This week Village Green Machine's Mark Lemon has been recording a song called Magistrate On A Donkey, having asked manager David Taylor for a subject about which to write a song. He says
' I wrote a throwaway set of lyrics then guess what, threw them away. I asked David for an idea for the song, but didn't realise I would rewrite the words six times before I was happy, it s been a lot of work'.
Mark also got his new Vox AC30 amplifier down to the village hall where he got 'a great sound. I'm happy with the new sound, I turned the amp up so it overloaded a bit and it reminds me of a Dave Davies sound which is bang on. I double tracked 12 string rhythm acoustic, since when I've been practising the main guitar parts to an MP3. We record every week in the old hall, it has a vibe there. Its a piece of the past, its like stepping back to the 1920s or 1950s. I really like the atmosphere, it helps me record. I don't go for modern studio environments. '
This week is one of general activities, looking for journalists to contact, finalising yet more website stuff, setting up MySpace, and all the other stuff which goes with launching.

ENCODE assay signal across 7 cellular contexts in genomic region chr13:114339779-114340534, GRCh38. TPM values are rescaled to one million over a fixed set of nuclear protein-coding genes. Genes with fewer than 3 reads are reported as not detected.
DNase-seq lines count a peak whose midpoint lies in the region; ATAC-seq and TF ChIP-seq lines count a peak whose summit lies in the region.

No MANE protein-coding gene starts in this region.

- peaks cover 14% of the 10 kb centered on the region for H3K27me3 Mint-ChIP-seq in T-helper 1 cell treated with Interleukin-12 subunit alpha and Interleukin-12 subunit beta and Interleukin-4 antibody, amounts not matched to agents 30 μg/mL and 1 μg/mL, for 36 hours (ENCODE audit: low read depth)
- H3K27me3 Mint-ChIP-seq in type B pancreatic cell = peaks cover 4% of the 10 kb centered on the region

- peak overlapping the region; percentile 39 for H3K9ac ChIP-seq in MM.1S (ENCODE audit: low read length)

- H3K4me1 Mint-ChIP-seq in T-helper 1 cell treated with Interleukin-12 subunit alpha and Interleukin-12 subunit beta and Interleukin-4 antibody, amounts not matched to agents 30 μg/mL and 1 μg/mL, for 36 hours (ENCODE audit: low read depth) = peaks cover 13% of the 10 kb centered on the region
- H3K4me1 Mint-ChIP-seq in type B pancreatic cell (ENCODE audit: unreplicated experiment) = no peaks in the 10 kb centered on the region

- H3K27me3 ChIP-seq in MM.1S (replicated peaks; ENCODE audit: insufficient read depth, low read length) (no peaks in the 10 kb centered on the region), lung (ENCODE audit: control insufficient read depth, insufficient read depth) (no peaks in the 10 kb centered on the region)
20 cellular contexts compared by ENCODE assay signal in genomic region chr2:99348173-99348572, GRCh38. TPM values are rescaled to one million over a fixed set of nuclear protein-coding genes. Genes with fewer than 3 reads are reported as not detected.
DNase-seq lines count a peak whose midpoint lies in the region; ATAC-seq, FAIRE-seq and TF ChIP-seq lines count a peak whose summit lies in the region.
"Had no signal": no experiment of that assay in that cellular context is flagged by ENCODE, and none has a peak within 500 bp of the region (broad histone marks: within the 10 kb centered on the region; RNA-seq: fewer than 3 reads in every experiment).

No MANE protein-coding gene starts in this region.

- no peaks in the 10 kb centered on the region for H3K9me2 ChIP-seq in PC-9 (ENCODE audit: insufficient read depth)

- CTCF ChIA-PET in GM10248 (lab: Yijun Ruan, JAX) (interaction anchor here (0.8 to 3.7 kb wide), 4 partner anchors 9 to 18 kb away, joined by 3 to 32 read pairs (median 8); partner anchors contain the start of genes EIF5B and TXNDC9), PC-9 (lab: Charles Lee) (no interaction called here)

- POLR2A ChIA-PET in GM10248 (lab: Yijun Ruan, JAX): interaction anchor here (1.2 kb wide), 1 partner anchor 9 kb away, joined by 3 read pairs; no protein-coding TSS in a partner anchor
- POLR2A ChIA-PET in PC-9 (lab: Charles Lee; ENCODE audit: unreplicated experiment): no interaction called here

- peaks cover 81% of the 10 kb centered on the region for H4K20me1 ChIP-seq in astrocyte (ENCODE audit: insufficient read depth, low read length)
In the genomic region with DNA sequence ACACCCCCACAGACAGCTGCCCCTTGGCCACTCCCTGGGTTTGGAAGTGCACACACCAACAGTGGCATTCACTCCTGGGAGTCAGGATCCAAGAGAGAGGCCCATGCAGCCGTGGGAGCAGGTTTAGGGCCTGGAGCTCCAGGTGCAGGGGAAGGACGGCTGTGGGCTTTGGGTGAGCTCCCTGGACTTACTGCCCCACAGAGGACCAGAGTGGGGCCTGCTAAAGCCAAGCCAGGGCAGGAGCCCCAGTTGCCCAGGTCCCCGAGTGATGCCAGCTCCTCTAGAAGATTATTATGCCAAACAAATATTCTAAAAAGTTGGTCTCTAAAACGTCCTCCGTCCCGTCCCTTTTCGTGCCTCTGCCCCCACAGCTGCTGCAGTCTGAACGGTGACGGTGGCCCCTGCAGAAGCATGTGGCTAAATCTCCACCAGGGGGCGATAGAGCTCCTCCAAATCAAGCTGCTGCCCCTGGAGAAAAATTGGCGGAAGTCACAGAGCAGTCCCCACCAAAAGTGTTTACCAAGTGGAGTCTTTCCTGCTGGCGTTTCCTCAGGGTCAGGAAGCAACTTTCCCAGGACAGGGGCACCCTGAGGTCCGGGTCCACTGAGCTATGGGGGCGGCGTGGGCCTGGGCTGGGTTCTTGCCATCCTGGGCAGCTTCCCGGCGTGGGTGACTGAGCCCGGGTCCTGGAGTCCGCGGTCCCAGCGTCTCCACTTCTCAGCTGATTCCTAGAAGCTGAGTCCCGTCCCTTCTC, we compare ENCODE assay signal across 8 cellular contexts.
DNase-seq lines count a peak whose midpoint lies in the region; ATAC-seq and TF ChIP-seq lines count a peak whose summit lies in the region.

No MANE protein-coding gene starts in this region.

Mark is looking forward to writing a comprehensive list of his favourite bands and musical artists for MySpace.'Obviously it will start with the Action and end with The Zombies'. Well ofcourse...
Also Mark this week is mourning the sad death of his Aunt, a formidable character by all accounts who once accused him of playing 'evil beat music'. She apparently thought that the tribal rhythms of rock & roll stimulated the base part of human kind, ie the sexual, libidinous side of human nature, and thus was evil. This idea I believe was popularised by Christians upon encountering negro jazz. Nonetheless, Mark says he will miss this family character, whom he describes as a person 'who had been there forever, lived to be 93, and passed peacefully in her sleep at home, as she would have wished'.
Mark has been drinking a little more and watching his fave comedy On The buses until 5.am, so nothing really changes.
Sir Percival Spitfire